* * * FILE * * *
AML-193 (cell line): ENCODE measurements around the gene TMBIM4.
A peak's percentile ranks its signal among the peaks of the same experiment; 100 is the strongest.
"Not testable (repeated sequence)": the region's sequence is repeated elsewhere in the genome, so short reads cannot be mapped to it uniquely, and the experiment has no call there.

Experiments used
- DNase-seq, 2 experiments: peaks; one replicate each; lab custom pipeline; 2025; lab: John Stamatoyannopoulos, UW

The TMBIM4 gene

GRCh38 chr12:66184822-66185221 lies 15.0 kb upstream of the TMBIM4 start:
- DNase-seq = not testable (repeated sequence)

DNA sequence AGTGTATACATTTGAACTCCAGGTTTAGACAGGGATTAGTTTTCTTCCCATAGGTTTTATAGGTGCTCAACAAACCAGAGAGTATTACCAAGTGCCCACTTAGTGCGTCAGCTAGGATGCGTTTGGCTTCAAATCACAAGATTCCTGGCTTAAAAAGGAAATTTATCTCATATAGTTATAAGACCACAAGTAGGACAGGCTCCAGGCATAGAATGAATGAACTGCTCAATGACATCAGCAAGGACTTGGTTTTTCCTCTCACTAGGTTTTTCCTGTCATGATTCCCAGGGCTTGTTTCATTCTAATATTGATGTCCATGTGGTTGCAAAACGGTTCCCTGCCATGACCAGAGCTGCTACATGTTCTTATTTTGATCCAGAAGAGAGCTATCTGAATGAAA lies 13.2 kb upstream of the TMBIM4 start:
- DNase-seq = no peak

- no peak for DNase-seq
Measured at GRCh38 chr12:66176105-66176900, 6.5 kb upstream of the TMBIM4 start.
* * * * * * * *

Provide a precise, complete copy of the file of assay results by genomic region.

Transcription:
AML-193 (cell line): ENCODE measurements around the gene TMBIM4.
A peak's percentile ranks its signal among the peaks of the same experiment; 100 is the strongest.
"Not testable (repeated sequence)": the region's sequence is repeated elsewhere in the genome, so short reads cannot be mapped to it uniquely, and the experiment has no call there.

Experiments used
- DNase-seq, 2 experiments: peaks; one replicate each; lab custom pipeline; 2025; lab: John Stamatoyannopoulos, UW

The TMBIM4 gene

GRCh38 chr12:66184822-66185221 lies 15.0 kb upstream of the TMBIM4 start:
- DNase-seq = not testable (repeated sequence)

DNA sequence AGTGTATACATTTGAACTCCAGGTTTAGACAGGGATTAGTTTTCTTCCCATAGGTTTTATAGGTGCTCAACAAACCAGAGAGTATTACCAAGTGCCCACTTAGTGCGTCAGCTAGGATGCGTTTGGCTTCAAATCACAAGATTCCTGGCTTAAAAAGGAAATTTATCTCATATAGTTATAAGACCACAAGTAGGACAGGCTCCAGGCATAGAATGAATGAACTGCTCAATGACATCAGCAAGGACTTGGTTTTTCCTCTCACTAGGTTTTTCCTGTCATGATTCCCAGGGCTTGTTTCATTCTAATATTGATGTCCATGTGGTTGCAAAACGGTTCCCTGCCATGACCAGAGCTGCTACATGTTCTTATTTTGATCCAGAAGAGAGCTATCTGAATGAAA lies 13.2 kb upstream of the TMBIM4 start:
- DNase-seq = no peak

- no peak for DNase-seq
Measured at GRCh38 chr12:66176105-66176900, 6.5 kb upstream of the TMBIM4 start.